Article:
UK employees of Honeywell are being balloted for industrial action over the closure of their final salary pension scheme and the ‘woefully inadequate’ alternative pension arrangements offered by the US-owned company.
Unite, the country’s largest union, started balloting its 1,100 members across the UK today (Tuesday 18 October) in a consultative ballot for industrial action. The ballot closes on Monday 31 October.
Not only is Unite concerned about the closure of the final salary scheme, but also the ‘pathetic’ alternatives on offer – the defined contribution (DC) scheme which relies on the vagaries of the stock market, and ‘automatic enrolment’, set up by the Pensions Act 2008, to ensure that every worker is in a pension scheme.
Honeywell has more than 50 sites across the UK including Basildon; Bournemouth; Leicester; Newhouse, near Motherwell; St Asaph in Wales; Southend; Swansea and Yeovil.
Unite national officer Linda McCulloch said: “The consultative ballot will close on 31 October and that could lead to a full-scale strike ballot protesting at the unnecessary plan to close the final salary scheme and also the woefully inadequate alternative pension provisions.”
Unite said that that the DC scheme Honeywell proposed to offer to current final salary members had a contribution rate of four per cent for employees to get a maximum six per cent from the company.
Prior to 2013, this was the DC offer to new employees, but it was closed off then to coincide with auto-enrolment and new Honeywell employees are only now offered the legal minimum employer contribution of one per cent.
Linda McCulloch added: “Honeywell likes to pride itself as a corporate global leader of excellence, but its DC and ‘automatic enrolment’ schemes are way below the industry average in terms of company contributions – it is pathetic for such a profitable multinational.
“Unite is not going to stand by and see the retirement incomes of our members, built up over many years, eroded to the tune of thousands of pounds a year.
“The final salary proposals affect 1,300 employees. Unfortunately, the management has, so far, firmly resisted national consultation on the pensions’ issue.
“Unite members are very disappointed that Honeywell has seen fit to propose closure of its defined benefit (DB) scheme and to offer its employees, who are members of it, a poor quality defined contribution (DC) scheme, given that such plans rely on the rollercoaster nature of the stock market.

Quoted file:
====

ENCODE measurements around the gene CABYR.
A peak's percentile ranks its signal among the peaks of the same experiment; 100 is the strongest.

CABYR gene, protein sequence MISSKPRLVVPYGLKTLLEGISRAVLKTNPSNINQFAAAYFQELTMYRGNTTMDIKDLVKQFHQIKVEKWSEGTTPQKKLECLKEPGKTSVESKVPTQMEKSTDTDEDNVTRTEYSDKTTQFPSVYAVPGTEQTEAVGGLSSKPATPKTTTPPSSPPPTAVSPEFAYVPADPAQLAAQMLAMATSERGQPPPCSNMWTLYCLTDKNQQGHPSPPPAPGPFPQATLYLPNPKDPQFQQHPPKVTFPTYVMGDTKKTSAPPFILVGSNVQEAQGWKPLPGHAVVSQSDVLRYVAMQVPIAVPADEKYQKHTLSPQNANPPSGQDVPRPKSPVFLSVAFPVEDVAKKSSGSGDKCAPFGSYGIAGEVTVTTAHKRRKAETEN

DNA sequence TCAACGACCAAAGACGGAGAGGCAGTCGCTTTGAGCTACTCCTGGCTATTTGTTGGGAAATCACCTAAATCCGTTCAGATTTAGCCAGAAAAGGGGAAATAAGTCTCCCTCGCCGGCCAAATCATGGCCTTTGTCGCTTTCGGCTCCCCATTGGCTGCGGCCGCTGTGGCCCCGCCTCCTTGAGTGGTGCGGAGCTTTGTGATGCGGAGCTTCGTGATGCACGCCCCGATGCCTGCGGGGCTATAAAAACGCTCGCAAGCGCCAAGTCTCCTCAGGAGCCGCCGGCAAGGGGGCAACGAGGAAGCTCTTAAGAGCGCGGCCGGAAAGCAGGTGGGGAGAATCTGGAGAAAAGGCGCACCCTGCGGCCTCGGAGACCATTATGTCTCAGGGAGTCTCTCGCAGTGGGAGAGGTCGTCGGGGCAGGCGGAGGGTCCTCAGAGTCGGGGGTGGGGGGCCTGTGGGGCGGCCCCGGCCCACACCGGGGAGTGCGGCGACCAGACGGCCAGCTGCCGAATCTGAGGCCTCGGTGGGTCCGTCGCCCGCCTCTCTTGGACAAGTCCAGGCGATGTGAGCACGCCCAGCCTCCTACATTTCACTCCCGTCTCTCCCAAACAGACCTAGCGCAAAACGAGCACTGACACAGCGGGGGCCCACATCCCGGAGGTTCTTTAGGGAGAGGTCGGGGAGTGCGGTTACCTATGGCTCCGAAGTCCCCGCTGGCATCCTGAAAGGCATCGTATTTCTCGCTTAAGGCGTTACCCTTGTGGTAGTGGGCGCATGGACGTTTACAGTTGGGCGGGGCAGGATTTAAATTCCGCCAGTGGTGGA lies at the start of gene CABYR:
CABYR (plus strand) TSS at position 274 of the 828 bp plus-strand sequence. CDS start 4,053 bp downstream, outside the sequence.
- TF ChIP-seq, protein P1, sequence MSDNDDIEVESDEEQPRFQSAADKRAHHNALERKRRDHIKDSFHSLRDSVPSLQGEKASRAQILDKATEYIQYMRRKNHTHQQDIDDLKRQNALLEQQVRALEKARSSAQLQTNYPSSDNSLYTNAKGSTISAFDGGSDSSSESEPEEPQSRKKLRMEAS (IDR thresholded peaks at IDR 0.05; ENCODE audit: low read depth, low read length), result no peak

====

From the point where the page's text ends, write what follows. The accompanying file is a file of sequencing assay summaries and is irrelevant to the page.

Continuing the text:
“The management is not offering any compensation for this proposed change.
“Unite recognises that current market conditions are creating big problems for defined benefit pension schemes, but our members do not accept that closure of these schemes is inevitable.
“Unite is also strongly committed to improving the benefits offered by the existing DC scheme as well as for those on ‘automatic enrolment’.
“To save the final salary scheme and to send a strong message about the significant improvements required to the two other schemes, it is vital that all members take part in the consultative ballot.”
Unite has highlighted the acceleration of the closure of final pension salary schemes by organisations, many of which are household names.
In recent weeks, AWE Plc (the Atomic Weapons Establishment), carmaker BMW, Gatwick Airport Ltd and the Post Office have all announced that they planning to close their defined benefit pensions – and Unite has pledged to fight the move to the defined contribution option by all these organisations.
Notes to editors:
According to its website, Honeywell is headquartered in New Jersey with operations at about 1,250 sites in 70 countries; with more than 129,000 employees worldwide, including more than 23,000 engineers and scientists.
The website added: “With over 7,000 employees in the UK, all three businesses are represented: aerospace, automation and control solutions and performance materials and technologies.”
- For more information please contact Unite senior communications officer Shaun Noble on 020 3371 2060 or 07768 693940. Email: firstname.lastname@example.org